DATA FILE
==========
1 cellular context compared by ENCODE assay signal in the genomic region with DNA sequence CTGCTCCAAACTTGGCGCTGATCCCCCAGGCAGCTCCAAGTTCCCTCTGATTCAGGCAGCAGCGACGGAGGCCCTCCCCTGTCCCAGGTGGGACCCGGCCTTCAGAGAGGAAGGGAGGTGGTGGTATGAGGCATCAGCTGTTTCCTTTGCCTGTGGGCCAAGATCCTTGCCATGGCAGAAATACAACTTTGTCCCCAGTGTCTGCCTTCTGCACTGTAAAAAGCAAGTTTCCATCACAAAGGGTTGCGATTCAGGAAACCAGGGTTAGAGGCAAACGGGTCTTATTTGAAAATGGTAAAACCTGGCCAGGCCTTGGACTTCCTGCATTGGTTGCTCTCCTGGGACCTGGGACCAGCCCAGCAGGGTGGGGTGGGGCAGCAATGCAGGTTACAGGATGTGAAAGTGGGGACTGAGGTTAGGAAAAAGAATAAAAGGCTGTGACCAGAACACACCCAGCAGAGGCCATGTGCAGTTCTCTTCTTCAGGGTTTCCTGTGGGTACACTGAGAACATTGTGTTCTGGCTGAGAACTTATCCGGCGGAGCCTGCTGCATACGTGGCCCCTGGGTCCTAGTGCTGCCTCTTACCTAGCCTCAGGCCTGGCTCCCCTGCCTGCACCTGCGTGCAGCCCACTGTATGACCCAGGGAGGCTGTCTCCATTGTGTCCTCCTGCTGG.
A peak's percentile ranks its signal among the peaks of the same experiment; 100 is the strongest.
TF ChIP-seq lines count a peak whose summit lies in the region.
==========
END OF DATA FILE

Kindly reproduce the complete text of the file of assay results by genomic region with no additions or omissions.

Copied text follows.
1 cellular context compared by ENCODE assay signal in the genomic region with DNA sequence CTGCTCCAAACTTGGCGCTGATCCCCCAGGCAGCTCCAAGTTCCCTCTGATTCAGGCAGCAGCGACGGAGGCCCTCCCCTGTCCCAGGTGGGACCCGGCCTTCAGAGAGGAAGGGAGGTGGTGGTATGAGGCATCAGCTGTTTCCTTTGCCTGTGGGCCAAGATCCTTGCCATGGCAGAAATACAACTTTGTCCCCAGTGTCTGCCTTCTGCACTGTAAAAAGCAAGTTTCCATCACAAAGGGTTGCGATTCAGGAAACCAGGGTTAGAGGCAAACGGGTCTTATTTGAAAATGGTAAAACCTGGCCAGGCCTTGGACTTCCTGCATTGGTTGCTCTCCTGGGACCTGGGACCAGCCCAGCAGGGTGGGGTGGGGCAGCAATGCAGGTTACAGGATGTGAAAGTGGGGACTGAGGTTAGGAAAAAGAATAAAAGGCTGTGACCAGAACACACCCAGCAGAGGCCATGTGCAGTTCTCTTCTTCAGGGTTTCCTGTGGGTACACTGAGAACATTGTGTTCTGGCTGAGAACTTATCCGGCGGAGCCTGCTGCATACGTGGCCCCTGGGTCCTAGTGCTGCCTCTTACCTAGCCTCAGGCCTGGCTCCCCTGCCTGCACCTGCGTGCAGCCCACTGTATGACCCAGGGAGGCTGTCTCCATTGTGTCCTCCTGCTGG.
A peak's percentile ranks its signal among the peaks of the same experiment; 100 is the strongest.
TF ChIP-seq lines count a peak whose summit lies in the region.